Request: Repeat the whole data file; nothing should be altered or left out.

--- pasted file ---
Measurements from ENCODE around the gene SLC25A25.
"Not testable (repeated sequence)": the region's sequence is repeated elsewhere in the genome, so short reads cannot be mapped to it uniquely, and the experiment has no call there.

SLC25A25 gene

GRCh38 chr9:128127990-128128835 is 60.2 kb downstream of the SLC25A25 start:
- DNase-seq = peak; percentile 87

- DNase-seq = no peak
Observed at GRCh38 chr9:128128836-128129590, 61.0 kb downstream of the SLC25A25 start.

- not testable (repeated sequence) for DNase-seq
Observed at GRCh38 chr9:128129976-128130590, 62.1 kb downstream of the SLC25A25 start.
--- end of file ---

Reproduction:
Measurements from ENCODE around the gene SLC25A25.
"Not testable (repeated sequence)": the region's sequence is repeated elsewhere in the genome, so short reads cannot be mapped to it uniquely, and the experiment has no call there.

SLC25A25 gene

GRCh38 chr9:128127990-128128835 is 60.2 kb downstream of the SLC25A25 start:
- DNase-seq = peak; percentile 87

- DNase-seq = no peak
Observed at GRCh38 chr9:128128836-128129590, 61.0 kb downstream of the SLC25A25 start.

- not testable (repeated sequence) for DNase-seq
Observed at GRCh38 chr9:128129976-128130590, 62.1 kb downstream of the SLC25A25 start.